Ana’s doing fabulous in school, despite missing so many months, and while reading comprehension and writing is still a problem (she’s not meeting year-end standards), she’s at the top of her class in math. This summer I want her outside playing. (We’ve moved to a much nicer area now—hurray!!) I know play is important and Ana has a pretty non-existent imagination that could use some exercise. I know I’ve been a bit draconian about her schoolwork, chores and piano practicing, and I really think I need to lay off a bit and let her enjoy her childhood more. I still make her read—she doesn’t read on her own, even though I pay her money as an incentive if she chooses books off a list I made. (That’s something I’ve done since she first came to us.) She does one worksheet from the “Spectrum 4th Grade Test Prep” book to review the things she’s learned this past year and again, practice reading comprehension, following directions and test taking strategies. She also does one lesson from “Language Lessons for the Elementary Child” which is a Charlotte Mason style homeschool workbook.

Her new school is bilingual and while her Spanish is much better after her three months in South America, her writing is understandably not good, so to practice I have her write one half-page in Spanish on anything she wants and one half-page in English. My aim was that she could finish it all in two hours (her forty minutes of reading included), but for instance, yesterday she spent an hour and forty-five minutes on the writing part alone. I honestly don’t think it’s because it’s a long assignment, (both the workbooks she can finish in 15 mins when she wants to), it’s more a matter of motivation and time management. Any ideas on this are welcome! I’m really excited that she’s in a bilingual school and hope my other children will have that same opportunity. (It's so sad, my three year old is already requesting, "No! In English-not Spanish!!")

However, I still have reservations about public school. Ana has always and remains very influenced by her peers, to the point where much of the time it’s seems as if she has no real sense of her own self and her own likes and dislikes. (That's part of the low emotional IQ.) That scares me. Really, truly scares me. I still don’t want to homeschool her in earnest because I think our relationship is simply too fragile to take that kind of stress. And with so many little kids at home, I doubt I could give her the one-on-one attention that she requires. Luckily, where we live there’s a very nice charter school that’s available through the middle school years. That’s what I intend to try to get her into once she’s done elementary. School uniforms alone sold me on it. But then, who knows what life will throw at us next and where we’ll end up by then.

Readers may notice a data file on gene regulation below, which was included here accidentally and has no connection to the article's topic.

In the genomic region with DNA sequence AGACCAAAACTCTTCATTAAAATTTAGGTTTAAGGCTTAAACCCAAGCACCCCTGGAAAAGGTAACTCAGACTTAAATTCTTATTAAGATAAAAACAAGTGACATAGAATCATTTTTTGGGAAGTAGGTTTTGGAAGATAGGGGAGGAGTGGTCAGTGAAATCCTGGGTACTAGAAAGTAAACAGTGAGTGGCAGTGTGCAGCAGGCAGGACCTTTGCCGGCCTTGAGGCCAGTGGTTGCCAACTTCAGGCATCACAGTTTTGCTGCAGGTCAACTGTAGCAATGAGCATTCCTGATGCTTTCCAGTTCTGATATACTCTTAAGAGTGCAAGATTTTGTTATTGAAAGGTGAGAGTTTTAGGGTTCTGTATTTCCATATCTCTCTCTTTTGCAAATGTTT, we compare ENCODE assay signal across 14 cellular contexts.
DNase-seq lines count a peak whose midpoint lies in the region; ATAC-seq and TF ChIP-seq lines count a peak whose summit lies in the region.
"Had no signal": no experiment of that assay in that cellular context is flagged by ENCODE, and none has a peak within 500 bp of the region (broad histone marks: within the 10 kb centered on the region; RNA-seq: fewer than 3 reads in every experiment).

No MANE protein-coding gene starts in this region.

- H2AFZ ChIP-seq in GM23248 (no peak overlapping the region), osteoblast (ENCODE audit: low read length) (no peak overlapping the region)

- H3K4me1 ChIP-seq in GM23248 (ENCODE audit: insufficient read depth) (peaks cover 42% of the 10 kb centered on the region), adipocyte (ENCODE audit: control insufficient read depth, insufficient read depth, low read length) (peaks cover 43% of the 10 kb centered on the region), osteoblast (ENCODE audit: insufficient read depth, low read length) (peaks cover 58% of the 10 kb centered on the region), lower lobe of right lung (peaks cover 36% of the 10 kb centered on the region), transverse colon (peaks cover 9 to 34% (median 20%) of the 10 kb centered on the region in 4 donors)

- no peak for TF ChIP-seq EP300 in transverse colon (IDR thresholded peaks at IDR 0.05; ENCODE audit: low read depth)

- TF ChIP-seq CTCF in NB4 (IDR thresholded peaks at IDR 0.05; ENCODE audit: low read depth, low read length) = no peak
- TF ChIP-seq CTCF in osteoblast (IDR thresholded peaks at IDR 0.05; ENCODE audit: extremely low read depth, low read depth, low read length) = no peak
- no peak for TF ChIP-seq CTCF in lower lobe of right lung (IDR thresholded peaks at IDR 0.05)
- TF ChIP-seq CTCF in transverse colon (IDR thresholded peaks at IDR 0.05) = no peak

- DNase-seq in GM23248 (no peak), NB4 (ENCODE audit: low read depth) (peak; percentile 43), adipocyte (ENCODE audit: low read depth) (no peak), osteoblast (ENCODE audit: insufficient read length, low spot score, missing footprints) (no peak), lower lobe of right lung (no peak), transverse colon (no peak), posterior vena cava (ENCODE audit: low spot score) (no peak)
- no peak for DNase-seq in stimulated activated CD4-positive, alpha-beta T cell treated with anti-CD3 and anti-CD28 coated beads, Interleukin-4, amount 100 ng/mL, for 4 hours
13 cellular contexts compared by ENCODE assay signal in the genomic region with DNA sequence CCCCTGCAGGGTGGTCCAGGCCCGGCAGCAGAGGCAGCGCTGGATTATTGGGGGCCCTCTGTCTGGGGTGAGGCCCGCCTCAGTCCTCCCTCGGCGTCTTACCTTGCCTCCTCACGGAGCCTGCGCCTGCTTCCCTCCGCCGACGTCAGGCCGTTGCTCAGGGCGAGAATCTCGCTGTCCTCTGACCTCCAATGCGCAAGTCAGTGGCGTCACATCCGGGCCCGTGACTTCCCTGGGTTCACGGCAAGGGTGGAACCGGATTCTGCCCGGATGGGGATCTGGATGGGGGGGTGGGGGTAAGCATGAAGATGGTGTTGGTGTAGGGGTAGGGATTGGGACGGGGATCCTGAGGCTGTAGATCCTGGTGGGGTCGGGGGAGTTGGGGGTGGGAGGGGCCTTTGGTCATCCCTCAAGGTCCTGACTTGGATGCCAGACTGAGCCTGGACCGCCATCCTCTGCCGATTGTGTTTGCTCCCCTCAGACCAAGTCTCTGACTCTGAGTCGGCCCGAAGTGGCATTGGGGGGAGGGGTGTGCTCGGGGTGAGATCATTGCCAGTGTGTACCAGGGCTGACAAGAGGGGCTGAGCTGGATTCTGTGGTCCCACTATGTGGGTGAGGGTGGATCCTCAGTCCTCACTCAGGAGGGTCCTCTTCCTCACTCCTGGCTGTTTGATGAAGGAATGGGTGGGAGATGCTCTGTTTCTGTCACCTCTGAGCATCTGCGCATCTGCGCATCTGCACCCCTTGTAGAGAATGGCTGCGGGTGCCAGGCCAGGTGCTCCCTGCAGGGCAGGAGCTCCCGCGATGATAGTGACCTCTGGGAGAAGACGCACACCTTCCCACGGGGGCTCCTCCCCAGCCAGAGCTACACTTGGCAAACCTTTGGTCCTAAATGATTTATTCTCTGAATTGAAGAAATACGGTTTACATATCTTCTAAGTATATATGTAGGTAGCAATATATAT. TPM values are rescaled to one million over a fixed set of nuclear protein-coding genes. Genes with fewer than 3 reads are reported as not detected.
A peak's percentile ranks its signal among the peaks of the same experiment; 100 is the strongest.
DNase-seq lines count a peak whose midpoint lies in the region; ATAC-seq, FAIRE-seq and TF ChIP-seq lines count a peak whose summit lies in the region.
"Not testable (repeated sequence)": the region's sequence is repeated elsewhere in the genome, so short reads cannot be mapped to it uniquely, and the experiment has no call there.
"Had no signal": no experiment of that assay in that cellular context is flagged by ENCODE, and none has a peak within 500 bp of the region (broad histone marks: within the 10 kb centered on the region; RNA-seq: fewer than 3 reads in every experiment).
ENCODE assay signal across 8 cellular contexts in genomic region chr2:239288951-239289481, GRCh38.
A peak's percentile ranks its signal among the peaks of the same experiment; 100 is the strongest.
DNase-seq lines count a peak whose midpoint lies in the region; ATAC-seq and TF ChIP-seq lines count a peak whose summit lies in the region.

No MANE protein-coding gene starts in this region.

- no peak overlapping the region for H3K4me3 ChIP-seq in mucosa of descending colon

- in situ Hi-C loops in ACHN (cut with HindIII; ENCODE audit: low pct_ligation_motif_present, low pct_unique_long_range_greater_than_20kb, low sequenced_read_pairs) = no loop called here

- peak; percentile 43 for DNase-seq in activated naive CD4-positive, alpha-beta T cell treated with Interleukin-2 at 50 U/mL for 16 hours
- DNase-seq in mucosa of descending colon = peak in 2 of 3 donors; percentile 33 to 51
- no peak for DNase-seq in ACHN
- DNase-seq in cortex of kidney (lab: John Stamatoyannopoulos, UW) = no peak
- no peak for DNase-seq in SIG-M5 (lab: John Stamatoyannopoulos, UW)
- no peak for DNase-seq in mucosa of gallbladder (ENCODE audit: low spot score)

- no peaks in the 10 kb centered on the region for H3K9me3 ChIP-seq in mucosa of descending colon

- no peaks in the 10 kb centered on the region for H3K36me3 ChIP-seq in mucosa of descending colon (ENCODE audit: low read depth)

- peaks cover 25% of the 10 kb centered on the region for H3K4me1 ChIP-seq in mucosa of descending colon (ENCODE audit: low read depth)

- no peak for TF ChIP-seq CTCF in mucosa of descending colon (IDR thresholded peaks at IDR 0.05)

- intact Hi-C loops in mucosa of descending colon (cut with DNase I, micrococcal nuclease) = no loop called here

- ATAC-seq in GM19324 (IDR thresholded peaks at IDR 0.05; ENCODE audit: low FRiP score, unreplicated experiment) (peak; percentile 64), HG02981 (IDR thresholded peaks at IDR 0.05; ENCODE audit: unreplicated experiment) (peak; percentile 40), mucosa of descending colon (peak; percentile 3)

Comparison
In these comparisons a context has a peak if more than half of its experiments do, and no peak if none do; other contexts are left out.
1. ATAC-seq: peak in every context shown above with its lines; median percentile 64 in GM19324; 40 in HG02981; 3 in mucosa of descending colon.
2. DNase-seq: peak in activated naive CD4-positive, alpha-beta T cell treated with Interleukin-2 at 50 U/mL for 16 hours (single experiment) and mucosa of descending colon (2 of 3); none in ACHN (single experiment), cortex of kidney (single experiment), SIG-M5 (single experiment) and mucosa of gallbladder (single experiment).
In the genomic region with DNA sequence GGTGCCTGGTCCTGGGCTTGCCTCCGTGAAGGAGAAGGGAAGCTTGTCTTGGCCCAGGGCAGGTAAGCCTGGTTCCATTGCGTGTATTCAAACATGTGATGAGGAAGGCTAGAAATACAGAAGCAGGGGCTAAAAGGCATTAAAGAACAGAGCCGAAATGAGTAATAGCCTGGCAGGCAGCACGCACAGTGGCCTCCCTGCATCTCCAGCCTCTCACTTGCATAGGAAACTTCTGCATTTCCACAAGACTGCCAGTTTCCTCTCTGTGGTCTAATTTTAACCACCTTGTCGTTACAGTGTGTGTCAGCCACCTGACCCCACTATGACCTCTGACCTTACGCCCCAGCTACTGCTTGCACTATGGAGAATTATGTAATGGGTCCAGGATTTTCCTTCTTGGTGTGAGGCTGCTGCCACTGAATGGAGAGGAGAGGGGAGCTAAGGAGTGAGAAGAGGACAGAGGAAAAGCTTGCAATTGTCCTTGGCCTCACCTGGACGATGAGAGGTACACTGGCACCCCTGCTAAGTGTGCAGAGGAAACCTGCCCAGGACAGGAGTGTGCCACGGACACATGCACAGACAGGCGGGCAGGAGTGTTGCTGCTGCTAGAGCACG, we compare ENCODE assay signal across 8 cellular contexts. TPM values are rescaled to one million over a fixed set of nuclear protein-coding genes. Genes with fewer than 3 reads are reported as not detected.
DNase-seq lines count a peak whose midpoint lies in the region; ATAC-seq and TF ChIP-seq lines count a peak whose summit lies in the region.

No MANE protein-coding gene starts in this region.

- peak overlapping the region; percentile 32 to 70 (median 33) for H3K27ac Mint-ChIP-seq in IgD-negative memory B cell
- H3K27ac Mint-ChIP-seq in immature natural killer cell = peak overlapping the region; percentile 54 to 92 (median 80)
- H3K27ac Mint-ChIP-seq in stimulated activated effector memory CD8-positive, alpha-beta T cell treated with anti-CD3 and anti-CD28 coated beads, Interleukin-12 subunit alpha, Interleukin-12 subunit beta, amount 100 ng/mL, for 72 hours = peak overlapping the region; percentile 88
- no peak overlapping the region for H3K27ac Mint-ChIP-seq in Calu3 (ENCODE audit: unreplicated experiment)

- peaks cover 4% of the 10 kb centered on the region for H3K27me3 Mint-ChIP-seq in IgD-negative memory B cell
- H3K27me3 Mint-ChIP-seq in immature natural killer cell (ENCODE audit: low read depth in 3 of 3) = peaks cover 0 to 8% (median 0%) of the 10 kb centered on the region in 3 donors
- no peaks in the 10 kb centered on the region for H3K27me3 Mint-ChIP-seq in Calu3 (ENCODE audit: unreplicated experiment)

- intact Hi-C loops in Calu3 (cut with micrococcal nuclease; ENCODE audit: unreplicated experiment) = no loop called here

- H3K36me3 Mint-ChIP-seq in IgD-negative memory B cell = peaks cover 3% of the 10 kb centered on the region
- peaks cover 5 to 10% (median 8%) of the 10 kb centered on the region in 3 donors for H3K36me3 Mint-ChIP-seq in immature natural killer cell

June 15, 2010

Simple Machines--Wheel and Axle

The books we used:

How to Catapult a Castle.
Marbles, Roller Skates, Doorknobs: Simple Machines that are Really Wheels by Christopher Lampton. (No pic available.)

Wheels Around by Shelley Rotner. (No pic available.)

Levers, Wheels, and Pulleys by John Farndon.
Move It! Work It: A Song About Simple Machines by Laura Purdie Salas.
The kids, the Dad, and the rubberband car.

A different car.

I love it when the hubby takes over for me.

Simple Machines--Pulleys

The books we used:

How to Catapult a Castle by James De Winter.
Move It! Work It!: A Song About Simple Machines by Laura Purdie Salas.

Heavy Equipment: Cranes by David and Patricia Armentrout. (No pic available).

Simple Devices: The Pulley by Patricia Armentrout. (No pic available.)

Our pulley pulled up many things. One of my children's favorite simple machine so far. Go figure.

Guest Post--Kami on education with an older adopted child

This is the first in a two part series about education and an older adopted child. I asked my sister, Kami, to express some of her feelings about education and adoption as she adopted a 7 year old. Kami discovered she had a lot to say! We split her thoughts into two posts. Kami currently lives in Provo where her hsuband attends BYU.